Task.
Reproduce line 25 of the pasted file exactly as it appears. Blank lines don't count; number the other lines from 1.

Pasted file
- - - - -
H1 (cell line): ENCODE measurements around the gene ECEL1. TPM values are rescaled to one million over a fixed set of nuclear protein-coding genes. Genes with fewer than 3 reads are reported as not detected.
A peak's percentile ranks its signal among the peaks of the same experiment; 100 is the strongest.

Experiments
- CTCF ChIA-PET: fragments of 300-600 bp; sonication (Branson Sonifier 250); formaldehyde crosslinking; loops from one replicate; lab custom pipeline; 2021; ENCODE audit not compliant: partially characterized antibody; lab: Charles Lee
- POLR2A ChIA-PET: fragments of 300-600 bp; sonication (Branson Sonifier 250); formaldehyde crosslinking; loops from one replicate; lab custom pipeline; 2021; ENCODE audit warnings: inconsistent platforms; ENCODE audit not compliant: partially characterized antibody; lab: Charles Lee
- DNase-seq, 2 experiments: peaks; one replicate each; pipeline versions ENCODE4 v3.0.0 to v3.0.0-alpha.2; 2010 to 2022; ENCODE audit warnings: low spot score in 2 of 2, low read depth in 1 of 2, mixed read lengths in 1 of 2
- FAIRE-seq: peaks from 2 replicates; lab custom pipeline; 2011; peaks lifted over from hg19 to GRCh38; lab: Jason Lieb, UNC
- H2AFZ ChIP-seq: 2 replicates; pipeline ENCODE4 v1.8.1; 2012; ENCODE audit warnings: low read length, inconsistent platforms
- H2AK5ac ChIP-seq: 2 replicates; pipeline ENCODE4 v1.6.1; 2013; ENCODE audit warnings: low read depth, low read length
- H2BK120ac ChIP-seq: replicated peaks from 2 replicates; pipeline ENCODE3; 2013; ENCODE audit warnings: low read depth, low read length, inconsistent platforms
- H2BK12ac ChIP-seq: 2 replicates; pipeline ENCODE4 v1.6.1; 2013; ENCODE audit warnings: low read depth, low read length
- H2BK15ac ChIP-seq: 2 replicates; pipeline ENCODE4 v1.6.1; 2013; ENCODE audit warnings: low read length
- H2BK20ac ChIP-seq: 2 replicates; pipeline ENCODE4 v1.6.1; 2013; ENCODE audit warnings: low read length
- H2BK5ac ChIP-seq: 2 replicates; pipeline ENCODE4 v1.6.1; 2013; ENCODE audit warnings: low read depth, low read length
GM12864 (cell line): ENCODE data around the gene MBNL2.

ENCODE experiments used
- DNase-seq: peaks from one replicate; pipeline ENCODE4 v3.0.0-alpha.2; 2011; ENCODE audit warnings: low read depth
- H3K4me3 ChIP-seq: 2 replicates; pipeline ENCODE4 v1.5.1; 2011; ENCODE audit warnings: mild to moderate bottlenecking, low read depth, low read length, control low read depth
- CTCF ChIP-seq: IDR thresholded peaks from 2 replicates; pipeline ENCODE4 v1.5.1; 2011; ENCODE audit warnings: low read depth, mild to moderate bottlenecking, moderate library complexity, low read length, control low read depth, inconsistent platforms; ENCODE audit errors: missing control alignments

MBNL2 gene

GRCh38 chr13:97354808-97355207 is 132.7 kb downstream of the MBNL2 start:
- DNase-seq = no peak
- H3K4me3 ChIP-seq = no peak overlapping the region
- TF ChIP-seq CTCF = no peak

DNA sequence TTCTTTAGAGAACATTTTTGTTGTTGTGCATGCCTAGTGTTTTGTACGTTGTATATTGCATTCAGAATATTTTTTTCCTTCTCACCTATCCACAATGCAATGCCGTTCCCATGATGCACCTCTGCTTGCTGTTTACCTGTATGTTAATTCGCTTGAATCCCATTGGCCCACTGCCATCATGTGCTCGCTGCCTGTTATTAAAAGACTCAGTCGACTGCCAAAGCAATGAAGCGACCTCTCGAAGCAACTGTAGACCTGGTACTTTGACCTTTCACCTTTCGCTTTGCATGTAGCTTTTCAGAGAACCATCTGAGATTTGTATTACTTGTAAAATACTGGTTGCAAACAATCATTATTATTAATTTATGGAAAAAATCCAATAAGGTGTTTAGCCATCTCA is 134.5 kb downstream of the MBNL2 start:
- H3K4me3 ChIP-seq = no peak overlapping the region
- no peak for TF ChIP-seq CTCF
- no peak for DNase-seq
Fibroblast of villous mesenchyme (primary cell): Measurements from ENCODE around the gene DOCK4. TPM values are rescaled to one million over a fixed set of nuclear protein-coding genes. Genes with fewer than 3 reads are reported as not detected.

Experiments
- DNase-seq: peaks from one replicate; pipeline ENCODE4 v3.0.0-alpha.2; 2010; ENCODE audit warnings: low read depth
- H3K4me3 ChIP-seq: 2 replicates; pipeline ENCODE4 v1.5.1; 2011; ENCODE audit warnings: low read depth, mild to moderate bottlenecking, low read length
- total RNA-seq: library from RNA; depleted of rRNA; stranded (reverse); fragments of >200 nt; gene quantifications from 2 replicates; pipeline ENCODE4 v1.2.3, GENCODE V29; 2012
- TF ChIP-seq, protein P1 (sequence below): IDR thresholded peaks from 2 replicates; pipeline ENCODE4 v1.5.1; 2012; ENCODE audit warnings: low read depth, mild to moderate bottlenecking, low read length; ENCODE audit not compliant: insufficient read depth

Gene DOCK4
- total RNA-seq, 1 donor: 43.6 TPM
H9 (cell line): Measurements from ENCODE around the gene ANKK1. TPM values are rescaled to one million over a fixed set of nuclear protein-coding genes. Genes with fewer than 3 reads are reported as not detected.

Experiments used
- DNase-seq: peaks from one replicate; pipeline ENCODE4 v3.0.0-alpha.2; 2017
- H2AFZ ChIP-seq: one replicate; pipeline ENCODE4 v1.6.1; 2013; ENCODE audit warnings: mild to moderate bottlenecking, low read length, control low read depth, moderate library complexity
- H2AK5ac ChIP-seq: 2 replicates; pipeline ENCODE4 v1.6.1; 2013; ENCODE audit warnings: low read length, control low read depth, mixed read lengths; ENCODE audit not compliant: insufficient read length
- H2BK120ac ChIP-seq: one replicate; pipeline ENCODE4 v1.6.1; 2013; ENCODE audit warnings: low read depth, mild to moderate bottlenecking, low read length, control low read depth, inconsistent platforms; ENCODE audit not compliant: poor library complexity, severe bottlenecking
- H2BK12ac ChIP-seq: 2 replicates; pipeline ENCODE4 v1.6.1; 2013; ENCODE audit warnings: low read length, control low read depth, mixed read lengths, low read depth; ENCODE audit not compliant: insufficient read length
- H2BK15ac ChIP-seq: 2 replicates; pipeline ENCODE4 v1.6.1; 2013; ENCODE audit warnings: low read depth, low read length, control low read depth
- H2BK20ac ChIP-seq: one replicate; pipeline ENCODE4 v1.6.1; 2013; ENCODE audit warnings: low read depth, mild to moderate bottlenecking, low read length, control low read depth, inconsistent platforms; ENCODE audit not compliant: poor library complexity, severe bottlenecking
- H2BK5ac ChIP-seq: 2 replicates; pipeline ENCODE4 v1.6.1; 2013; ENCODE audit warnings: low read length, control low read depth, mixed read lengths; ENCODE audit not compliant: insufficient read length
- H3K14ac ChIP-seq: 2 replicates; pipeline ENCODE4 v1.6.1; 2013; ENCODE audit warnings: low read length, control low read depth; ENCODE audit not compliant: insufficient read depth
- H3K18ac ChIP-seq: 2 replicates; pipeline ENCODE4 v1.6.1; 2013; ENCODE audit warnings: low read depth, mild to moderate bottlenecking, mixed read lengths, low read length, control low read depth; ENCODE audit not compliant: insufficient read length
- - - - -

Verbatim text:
DNA sequence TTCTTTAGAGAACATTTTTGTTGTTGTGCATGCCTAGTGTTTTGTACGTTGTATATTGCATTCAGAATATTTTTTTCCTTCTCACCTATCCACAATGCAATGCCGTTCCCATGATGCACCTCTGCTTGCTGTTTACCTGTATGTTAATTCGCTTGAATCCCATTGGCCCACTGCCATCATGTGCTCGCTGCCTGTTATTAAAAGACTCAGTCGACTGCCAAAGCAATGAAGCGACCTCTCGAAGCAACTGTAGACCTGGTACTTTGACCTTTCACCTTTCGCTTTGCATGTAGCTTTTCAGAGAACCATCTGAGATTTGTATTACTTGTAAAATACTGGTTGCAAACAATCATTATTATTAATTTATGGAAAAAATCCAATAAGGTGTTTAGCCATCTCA is 134.5 kb downstream of the MBNL2 start: